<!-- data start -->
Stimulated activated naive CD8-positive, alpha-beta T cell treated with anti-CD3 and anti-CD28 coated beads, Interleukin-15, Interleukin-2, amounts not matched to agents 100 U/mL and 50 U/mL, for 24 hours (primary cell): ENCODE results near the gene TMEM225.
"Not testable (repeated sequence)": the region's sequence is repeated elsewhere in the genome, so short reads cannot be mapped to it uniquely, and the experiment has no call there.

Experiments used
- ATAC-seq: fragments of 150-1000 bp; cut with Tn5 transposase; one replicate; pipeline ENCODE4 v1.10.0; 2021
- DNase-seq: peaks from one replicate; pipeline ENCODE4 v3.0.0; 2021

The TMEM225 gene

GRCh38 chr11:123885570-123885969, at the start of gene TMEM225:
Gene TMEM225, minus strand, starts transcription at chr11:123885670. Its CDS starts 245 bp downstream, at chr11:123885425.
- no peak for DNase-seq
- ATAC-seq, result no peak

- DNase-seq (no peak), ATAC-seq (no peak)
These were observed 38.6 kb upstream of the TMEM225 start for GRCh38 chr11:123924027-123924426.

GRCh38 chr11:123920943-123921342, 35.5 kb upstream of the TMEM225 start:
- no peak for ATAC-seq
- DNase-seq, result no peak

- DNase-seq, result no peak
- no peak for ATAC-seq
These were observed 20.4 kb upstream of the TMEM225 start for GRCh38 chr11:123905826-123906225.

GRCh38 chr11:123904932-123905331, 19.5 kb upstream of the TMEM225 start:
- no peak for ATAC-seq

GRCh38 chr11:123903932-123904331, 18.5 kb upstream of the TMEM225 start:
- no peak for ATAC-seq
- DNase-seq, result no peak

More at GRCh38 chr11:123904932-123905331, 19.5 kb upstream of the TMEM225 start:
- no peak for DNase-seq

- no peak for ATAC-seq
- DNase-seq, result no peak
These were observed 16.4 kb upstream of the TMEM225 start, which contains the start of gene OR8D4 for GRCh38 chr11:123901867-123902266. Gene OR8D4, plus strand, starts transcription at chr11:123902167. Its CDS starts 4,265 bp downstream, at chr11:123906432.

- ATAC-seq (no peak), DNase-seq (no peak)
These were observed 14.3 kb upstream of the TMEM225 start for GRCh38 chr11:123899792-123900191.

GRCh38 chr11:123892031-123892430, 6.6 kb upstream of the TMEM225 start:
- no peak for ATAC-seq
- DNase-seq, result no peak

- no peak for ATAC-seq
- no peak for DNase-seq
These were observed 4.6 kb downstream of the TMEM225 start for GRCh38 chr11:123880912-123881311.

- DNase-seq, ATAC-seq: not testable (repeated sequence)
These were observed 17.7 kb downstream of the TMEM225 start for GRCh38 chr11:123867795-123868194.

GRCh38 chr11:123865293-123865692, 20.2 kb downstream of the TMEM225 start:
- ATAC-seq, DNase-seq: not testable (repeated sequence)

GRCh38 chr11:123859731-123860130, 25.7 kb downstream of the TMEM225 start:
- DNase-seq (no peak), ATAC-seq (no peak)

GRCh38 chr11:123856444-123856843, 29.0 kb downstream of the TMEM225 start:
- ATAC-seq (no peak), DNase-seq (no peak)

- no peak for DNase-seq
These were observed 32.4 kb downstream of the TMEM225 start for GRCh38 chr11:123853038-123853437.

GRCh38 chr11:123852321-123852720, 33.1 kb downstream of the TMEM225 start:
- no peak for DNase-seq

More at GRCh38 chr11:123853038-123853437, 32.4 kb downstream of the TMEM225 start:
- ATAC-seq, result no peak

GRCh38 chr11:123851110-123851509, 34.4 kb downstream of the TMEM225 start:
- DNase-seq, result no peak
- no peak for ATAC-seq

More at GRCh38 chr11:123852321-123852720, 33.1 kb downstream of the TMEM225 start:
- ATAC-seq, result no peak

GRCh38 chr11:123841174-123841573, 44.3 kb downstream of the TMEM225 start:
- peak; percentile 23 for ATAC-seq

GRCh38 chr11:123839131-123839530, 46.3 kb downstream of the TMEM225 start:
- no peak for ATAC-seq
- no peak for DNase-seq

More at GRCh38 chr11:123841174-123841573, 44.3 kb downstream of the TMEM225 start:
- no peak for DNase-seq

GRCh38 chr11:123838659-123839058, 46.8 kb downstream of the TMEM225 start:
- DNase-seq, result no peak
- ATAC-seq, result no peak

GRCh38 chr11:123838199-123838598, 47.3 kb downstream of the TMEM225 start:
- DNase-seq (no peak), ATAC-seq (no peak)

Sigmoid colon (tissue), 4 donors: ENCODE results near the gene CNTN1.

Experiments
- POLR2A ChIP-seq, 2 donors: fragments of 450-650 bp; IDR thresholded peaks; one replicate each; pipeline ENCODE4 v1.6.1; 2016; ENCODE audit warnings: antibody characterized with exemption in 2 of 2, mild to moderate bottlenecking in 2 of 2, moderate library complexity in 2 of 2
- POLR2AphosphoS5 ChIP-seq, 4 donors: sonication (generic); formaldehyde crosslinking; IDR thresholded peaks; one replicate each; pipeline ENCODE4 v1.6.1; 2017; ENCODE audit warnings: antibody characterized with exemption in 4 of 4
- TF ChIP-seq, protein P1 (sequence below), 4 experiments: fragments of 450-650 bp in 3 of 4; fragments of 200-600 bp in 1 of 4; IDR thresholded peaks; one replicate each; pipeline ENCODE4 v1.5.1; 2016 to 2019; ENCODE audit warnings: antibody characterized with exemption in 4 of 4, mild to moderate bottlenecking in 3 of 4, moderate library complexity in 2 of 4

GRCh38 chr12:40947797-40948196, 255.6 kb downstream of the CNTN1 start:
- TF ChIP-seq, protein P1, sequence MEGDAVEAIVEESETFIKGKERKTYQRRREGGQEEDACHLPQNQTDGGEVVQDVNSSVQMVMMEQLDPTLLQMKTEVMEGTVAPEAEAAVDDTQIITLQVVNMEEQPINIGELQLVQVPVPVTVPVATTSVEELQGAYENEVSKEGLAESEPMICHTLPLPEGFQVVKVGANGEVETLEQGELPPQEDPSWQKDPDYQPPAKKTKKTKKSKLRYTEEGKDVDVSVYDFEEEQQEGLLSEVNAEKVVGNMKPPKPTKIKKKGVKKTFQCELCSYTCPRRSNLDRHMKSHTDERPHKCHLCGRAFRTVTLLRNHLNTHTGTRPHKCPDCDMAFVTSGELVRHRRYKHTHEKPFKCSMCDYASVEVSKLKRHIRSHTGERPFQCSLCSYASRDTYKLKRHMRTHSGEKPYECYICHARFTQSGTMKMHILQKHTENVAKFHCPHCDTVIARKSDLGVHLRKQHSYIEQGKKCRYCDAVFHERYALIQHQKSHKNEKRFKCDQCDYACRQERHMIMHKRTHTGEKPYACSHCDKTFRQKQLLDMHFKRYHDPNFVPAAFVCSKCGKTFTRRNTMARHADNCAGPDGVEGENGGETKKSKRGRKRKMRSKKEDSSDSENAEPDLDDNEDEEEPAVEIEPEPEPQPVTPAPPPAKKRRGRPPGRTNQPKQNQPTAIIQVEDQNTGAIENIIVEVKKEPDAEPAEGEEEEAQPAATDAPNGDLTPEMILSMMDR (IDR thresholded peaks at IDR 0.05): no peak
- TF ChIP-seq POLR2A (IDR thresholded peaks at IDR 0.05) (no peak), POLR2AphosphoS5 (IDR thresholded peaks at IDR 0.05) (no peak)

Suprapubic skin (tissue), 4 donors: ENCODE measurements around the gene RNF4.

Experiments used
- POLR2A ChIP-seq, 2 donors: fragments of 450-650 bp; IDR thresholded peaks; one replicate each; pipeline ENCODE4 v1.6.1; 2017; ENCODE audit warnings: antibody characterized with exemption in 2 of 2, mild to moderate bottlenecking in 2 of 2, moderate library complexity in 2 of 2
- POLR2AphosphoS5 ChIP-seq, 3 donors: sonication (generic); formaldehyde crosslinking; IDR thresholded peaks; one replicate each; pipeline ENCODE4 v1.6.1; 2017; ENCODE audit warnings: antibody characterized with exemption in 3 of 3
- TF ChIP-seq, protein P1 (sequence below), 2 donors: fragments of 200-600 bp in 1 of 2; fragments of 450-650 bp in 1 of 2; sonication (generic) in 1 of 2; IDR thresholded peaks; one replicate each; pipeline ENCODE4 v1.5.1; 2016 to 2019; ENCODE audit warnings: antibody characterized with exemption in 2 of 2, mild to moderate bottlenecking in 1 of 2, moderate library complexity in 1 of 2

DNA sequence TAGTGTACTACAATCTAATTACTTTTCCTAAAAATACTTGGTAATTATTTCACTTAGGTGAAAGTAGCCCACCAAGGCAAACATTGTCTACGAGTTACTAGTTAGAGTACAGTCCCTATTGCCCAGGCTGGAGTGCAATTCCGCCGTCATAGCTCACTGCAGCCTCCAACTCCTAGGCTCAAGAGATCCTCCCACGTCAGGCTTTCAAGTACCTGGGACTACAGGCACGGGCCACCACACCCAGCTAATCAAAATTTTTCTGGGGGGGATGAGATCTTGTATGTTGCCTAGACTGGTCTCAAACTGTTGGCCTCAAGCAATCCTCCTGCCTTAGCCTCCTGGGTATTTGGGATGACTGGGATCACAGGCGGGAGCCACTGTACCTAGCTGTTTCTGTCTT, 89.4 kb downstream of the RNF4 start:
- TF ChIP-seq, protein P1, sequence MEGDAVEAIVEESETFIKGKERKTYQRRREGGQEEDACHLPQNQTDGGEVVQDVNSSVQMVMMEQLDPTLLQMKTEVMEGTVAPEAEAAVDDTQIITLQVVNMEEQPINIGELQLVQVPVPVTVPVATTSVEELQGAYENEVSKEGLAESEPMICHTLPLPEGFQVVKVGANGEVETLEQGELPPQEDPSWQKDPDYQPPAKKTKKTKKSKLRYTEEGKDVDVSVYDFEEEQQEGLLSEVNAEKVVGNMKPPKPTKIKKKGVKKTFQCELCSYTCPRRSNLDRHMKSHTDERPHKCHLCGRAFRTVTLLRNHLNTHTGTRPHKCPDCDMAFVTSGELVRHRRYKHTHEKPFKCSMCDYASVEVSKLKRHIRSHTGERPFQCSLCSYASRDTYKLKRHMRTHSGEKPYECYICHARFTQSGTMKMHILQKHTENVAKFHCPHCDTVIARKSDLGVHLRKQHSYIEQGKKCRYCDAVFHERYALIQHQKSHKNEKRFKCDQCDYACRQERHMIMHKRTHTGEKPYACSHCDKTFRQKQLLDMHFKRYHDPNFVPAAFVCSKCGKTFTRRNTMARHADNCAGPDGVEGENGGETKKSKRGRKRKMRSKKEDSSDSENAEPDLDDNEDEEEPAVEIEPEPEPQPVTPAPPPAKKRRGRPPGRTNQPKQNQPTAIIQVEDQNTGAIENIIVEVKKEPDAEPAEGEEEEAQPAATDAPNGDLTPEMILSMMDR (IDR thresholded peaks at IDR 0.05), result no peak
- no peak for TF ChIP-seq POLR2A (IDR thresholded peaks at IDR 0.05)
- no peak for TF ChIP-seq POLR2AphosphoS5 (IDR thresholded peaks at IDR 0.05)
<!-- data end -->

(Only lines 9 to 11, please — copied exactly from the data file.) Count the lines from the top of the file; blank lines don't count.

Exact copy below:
- no peak for DNase-seq
- ATAC-seq, result no peak

- DNase-seq (no peak), ATAC-seq (no peak)